Our experience at Tranquil Timbers was an interesting one. We should have known right away that it would be quirky when the really nice lady who took our reservation told us that “the owners” (Encore) of the campground would want full payment as the deposit, rather than the general twenty dollars or one night’s stay — or often nothing — required for a reservation. Furthermore, to add to the quirkiness, we thought that we had acquired a full hookup with water, electricity and sewer access. Instead, we arrived to find that we only had water and electricity. A honeywagon is available Mondays, Tuesdays and Thursdays, but not on the weekends, and costs ten dollars each visit, which is less than what it costs at Badgerland in Stoughton, but is not nearly as readily available. As many of you may have read in The Art of (Our) Camping post, our grey water tank fills up quickly; having the ability to empty it easily is of great help as free-flowing water allows us to do dishes, wash hands and brush teeth when we need to do so over a long period of time. The lack of availability of truly full hookups at this campground is a major downer. For the record, the honeywagon man was really nice, and very helpful, offering tips for maintaining our grey and black tanks.
Another interesting aspect of this campground was its obvious shift toward seasonal camping (keeping one’s rig parked in one place for an entire season), as well as the push for zone camping (membership-based camping) in other campgrounds that fall under the corporate way of being. Neither of these ways of camping suits us. It is a clear example of the shift in camping as reported in The Art of (Our) Camping, where general, familiar “transient”/tenter camping is declining and is being replaced by standard, consistent, seasonal campers. Their way of life is much different than that of recreational campers, and it is very obvious at Tranquil Timbers.
Nevertheless, we were able to enjoy our experience there, too. Luna loved the pool no matter how many times its sandpaper-like exfoliating floor scraped our knees and toes to occasional bleeding. Pool time was really fun; it was clean, and so were the surrounding areas, including the bathrooms and showers — the latter being hot and free! The store, open only occasionally, was active and interesting, and was the source of many other activities, such as miniature golfing and horseshoes.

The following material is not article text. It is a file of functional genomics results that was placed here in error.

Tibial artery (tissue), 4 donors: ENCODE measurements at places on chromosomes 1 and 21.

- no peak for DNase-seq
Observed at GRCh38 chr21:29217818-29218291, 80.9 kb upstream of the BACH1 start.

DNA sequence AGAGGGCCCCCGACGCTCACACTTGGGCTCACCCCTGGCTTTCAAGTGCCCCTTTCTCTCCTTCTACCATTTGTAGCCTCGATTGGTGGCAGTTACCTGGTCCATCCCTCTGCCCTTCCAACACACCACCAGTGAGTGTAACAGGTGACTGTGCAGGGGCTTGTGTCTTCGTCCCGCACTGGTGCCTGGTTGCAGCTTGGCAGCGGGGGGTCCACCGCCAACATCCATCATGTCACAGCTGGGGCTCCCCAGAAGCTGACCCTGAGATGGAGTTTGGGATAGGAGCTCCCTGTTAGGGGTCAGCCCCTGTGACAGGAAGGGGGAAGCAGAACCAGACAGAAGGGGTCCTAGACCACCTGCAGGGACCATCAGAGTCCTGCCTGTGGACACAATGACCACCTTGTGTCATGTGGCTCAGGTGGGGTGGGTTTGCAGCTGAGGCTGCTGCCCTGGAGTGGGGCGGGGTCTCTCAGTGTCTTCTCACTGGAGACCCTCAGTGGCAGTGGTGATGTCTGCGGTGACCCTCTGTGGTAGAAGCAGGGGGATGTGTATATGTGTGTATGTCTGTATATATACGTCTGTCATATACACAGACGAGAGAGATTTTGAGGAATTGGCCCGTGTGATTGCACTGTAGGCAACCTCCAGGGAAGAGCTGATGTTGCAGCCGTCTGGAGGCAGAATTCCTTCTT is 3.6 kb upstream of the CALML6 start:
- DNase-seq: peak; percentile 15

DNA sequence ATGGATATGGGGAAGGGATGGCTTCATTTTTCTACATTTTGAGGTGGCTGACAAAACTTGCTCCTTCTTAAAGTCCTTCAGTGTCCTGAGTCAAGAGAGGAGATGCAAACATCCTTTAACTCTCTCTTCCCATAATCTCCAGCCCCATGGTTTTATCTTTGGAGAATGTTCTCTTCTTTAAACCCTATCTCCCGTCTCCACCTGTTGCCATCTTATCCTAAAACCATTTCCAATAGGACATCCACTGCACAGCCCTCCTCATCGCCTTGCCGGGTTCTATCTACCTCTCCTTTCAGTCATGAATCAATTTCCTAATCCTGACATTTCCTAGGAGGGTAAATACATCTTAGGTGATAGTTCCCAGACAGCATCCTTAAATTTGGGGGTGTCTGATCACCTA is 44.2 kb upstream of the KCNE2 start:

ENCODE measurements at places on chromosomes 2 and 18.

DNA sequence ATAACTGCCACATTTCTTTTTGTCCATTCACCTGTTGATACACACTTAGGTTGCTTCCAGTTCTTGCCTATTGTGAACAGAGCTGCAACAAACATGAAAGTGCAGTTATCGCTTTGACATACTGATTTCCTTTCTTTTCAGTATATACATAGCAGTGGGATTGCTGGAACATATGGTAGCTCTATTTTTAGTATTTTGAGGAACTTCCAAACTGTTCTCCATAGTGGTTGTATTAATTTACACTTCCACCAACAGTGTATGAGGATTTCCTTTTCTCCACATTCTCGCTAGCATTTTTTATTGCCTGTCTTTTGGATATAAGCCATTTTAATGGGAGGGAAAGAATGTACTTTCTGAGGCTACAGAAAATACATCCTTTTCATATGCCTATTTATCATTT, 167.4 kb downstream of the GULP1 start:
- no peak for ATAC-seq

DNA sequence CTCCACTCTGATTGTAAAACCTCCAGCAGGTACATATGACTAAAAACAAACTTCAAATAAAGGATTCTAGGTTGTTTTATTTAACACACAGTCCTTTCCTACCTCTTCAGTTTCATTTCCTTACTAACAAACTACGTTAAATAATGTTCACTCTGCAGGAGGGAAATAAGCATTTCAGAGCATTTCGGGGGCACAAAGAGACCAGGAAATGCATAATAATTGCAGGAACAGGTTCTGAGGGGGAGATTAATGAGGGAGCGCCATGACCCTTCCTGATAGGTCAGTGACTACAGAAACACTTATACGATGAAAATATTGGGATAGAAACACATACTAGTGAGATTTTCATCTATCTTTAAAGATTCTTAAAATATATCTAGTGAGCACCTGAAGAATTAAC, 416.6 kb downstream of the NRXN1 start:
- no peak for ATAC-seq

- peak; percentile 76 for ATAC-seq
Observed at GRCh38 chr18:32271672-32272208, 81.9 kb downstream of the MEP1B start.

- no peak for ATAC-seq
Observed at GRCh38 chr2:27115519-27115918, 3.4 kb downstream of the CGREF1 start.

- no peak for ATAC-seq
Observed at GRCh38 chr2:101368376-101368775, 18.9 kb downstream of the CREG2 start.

We met so many people there and made lots of new friends. The more empty recreational campsites became the “field” where many of the kids and adults — including mine — played tag and giggled hard and incessantly, soaked in kid sweat and sticky hair. Many of the seasonal folks were kind as well, but many of them kept to themselves or completely disappeared over the weekend as the vacationers came into camp. There was a Saturday night DJ/dance party event in the pavilion that weekend, unbeknownst to us. If I were a seasonal camper, I probably would have left as well. Thumping music doesn’t do much for tranquility in the trees.
Also, WiFi disruption was a huge issue for us at Tranquil Timbers, so we resorted to taking turns in town at Kick Coffee Shop or across the street at Starboard Brewery for better connectivity. However, there is a gated campground entrance and lots of places to take walks. There is also a direct path to the Potawatomi State Park beginning at one end of the campground, and what a treasure that is. If one needs to leave the bustle of in-season campground noise or a place to blow off WiFi connectivity frustrations, easy access to this spectacular trail and park will help.
The greatest gift that came from our stay at Tranquil Timbers came from the pressure-cooker environment it created for us. Lacking in some basics that we knew might be critical when we need to work and write more, Tranquil Timbers validated what we know to be essential for us on this journey, for, without them, there was increased stress. In order for us to maintain balance and flow to the best of our abilities, we will need to have full hookups, great WiFi or in the vicinity of it, a water source or hiking trails for play and rejuvenation and family ownership of the campground. If we are able to find these for long stretches at a time, then we will be able to go off the grid in between and more often during our travels. We are thankful that we stayed there, because it did help us figure out what we don’t want, what we do need and what we will seek as we continue on our excursion. Peaceful, quiet and more modern facilities are what we have in mind.
What We Learned/Would Do Differently
- We now know that camping for long periods of time will require that we have a full hookup — water, electric and sewer. Although we still try to utilize these resources sparingly, their presence decreases the stress of everyday living in a tiny space, while working and writing as we travel. As a foodie, free-flowing water helps immensely as I/we prepare food, clean up the kitchen and make our homemade goods.
- We prefer staying at family-owned campgrounds when and if possible. We understand that we will encounter many corporate-owned facilities during our travels and that they may be the only option for camping. However, they change the way a campground feels.
- Wisconsin continues to make recycling a breeze! We really appreciate it!
- PS – Lest we forget the doughnut stop, Lola’s pastries were delicious.
Tips and Tricks for Traveling with a Rig
- A hot tip from our honeywagon master was to add activated baker’s yeast to our tanks to help break down the bacteria naturally. Fill the tanks and let them swirl around during a travel day to help the tanks stay cleaner.
- A ladder sure would help us fix the small leak in the awning. Duct tape will have to do for now.
- Camping w/ water/electric: $440 ($44/night)
- Wood and Ice : $35
- Honeywagon: $30
- Groceries: $175
- Breweries/Coffee Shops: $72
- Travel fuel: $100
- DNR: $5
- Doughnuts: $13
Luna: Because the pool.
Liza: I liked the farm market and found the forest enchanting. I am thankful for forest preservation.
Scot: Direct access to Potawatomi State Park right from the campground was a pleasant treat. We took a family hike there and I ventured out on a trail run two different times. I feel like a trail runner again. Oh, one more thing — the “storm” that came through was intimidating, but turned out to be a cool breeze with light rain.